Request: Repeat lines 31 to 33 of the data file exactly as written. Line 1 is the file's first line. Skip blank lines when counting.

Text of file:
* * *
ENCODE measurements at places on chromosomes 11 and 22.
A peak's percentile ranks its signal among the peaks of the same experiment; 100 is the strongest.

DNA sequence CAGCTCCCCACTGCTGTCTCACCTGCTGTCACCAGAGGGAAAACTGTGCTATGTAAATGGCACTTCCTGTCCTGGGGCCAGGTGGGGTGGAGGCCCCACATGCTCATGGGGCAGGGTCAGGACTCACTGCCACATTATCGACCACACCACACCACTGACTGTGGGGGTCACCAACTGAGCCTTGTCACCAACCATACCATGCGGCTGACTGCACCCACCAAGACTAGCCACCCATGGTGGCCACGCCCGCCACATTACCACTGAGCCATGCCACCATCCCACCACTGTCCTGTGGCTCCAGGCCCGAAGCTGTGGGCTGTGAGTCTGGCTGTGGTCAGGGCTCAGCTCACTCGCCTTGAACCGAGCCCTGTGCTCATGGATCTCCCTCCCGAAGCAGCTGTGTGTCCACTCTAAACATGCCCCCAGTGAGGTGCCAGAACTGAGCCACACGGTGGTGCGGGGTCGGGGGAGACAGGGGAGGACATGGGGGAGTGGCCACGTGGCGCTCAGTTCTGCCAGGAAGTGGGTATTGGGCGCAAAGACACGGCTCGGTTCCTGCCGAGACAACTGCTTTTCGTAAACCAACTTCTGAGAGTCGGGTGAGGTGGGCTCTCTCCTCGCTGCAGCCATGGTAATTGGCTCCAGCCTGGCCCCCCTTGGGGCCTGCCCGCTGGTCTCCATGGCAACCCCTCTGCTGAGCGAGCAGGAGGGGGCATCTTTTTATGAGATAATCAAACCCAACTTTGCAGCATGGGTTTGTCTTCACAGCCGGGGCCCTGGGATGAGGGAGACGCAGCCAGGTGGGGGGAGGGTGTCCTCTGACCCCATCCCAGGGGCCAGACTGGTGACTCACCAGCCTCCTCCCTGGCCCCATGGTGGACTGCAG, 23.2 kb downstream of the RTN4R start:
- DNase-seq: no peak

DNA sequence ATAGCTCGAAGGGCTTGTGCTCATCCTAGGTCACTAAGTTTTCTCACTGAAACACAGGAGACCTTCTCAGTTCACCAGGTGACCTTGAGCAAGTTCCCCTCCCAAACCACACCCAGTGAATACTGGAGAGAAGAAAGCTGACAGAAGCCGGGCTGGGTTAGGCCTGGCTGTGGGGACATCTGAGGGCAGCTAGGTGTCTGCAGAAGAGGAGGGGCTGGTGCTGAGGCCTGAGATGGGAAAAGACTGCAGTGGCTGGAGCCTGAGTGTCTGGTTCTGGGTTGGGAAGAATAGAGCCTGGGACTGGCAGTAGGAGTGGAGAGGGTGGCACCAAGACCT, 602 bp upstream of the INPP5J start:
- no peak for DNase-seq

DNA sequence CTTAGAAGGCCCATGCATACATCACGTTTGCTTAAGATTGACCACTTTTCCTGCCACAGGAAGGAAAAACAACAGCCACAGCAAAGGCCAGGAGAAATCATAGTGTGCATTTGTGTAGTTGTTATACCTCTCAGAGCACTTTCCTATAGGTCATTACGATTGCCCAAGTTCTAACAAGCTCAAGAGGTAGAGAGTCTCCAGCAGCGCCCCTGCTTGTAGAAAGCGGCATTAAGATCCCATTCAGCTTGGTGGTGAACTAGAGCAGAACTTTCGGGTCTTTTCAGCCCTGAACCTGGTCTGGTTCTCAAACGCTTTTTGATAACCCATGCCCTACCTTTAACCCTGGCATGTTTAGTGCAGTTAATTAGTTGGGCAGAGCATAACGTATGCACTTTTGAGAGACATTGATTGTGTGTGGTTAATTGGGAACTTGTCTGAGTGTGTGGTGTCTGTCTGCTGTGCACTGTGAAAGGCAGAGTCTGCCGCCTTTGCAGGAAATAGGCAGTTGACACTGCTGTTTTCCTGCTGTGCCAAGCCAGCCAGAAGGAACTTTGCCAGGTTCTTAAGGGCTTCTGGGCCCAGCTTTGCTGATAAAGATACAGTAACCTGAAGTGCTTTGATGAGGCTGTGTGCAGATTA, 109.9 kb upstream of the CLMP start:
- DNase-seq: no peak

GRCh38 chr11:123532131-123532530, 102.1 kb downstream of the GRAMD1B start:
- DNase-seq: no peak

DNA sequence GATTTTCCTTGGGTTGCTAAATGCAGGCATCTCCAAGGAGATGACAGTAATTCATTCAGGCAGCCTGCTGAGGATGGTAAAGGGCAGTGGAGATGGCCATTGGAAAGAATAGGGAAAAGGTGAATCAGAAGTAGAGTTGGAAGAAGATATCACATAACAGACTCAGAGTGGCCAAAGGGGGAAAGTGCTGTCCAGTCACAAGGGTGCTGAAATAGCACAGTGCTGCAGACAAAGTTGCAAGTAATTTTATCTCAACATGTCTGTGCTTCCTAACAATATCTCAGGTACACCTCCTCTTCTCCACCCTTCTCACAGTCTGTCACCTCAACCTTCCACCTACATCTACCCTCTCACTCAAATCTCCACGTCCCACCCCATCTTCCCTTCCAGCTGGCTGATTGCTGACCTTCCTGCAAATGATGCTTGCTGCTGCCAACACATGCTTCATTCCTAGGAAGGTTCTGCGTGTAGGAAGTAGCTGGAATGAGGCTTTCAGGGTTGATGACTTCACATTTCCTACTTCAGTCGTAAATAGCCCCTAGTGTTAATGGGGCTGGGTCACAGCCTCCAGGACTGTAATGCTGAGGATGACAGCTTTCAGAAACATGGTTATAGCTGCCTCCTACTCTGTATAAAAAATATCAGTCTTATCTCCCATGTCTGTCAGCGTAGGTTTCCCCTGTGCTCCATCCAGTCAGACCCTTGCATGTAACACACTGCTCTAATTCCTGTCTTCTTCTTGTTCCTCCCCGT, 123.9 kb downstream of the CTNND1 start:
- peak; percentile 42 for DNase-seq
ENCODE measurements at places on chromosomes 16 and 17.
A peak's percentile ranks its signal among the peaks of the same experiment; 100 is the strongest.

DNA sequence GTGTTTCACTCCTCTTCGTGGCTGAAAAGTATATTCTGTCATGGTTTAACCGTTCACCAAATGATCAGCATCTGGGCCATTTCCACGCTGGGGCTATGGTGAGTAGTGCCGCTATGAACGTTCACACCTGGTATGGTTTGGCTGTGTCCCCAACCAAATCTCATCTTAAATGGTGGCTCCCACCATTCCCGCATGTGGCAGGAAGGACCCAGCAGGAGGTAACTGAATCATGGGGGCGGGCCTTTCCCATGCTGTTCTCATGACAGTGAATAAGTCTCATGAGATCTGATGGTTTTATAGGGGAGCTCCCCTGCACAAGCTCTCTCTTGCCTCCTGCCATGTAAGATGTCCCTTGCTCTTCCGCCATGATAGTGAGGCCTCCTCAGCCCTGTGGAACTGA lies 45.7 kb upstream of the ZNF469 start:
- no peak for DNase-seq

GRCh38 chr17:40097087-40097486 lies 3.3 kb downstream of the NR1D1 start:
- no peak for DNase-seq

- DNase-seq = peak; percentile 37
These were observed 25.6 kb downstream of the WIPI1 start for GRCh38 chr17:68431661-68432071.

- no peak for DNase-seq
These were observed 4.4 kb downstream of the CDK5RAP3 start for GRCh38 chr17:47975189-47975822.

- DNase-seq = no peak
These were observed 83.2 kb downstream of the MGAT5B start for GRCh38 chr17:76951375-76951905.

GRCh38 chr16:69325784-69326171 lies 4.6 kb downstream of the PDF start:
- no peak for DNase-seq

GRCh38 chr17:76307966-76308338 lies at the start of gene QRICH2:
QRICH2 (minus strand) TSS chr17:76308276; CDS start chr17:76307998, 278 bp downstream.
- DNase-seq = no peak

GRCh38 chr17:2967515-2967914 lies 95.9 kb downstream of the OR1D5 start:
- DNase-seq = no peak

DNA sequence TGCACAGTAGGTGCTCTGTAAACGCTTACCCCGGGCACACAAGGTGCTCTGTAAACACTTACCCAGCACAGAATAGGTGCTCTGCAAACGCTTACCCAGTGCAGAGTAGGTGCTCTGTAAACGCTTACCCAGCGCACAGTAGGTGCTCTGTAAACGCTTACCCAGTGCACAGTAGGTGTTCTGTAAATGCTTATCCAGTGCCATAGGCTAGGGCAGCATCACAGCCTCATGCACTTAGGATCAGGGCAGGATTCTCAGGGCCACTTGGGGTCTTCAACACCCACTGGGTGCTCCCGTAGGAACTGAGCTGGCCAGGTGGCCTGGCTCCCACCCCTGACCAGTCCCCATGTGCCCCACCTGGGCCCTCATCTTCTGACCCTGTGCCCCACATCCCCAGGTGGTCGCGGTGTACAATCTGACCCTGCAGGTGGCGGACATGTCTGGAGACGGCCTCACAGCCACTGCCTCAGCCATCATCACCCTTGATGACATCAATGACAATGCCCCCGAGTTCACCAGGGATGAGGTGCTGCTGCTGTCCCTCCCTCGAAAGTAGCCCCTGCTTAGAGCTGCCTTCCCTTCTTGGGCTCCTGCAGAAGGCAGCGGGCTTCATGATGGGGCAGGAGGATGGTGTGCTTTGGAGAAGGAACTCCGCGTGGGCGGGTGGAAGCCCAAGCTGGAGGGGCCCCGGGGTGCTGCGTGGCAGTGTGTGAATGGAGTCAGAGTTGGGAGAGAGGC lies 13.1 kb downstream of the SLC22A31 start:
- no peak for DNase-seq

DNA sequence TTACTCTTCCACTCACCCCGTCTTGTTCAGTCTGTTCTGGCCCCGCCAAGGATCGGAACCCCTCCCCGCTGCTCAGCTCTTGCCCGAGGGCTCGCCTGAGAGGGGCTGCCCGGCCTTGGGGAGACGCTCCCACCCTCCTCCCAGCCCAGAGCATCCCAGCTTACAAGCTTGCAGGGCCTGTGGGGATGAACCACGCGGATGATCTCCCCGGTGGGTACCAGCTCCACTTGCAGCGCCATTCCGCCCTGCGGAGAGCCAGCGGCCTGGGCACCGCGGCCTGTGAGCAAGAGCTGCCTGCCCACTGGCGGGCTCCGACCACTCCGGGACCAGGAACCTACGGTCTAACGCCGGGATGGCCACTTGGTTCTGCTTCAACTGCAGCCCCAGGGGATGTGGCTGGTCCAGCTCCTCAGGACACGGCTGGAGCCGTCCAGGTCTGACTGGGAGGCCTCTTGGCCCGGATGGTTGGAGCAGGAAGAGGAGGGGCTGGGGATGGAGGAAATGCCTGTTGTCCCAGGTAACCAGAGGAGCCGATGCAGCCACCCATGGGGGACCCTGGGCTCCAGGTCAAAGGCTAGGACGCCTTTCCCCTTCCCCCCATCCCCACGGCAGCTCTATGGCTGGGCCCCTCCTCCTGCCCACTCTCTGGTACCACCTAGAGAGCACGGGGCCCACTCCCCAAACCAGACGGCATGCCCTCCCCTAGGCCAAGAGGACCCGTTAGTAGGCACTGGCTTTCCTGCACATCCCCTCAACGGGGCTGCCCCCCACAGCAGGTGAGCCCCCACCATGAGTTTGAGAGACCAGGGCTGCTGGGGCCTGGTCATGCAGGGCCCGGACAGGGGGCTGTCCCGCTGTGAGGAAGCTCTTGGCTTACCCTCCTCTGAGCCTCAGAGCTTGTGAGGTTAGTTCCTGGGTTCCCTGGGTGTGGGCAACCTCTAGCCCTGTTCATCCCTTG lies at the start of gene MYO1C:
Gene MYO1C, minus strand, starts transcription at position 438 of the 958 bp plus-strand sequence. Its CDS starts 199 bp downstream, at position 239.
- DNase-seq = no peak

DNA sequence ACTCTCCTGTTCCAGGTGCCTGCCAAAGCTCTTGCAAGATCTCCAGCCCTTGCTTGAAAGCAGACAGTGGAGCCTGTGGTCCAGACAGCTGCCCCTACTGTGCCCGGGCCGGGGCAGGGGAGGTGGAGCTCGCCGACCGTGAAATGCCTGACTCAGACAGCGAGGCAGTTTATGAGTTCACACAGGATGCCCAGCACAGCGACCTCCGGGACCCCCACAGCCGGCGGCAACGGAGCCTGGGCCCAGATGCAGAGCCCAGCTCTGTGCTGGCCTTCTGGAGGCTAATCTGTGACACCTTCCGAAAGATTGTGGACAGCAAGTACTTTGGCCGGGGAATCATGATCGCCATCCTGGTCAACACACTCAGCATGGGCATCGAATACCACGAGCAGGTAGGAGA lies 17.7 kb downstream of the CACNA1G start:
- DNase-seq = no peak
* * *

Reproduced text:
- DNase-seq = no peak

DNA sequence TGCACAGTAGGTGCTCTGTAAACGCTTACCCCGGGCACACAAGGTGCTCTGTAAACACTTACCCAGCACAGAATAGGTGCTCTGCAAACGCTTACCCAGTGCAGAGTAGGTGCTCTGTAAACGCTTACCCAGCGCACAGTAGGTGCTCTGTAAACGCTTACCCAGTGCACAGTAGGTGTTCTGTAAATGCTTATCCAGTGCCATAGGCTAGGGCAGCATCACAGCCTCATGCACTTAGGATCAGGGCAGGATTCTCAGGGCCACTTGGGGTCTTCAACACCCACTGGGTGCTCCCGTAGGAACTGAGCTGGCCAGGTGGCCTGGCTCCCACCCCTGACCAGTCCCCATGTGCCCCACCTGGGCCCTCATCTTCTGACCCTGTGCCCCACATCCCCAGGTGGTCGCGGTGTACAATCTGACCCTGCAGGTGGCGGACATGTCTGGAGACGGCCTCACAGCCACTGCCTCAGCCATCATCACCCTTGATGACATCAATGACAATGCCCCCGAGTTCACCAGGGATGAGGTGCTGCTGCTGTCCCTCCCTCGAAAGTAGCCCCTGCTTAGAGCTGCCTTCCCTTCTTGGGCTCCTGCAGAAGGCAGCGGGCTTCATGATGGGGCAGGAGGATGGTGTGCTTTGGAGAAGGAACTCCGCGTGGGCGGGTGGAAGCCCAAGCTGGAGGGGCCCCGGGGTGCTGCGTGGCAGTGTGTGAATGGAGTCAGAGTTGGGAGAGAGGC lies 13.1 kb downstream of the SLC22A31 start:
- no peak for DNase-seq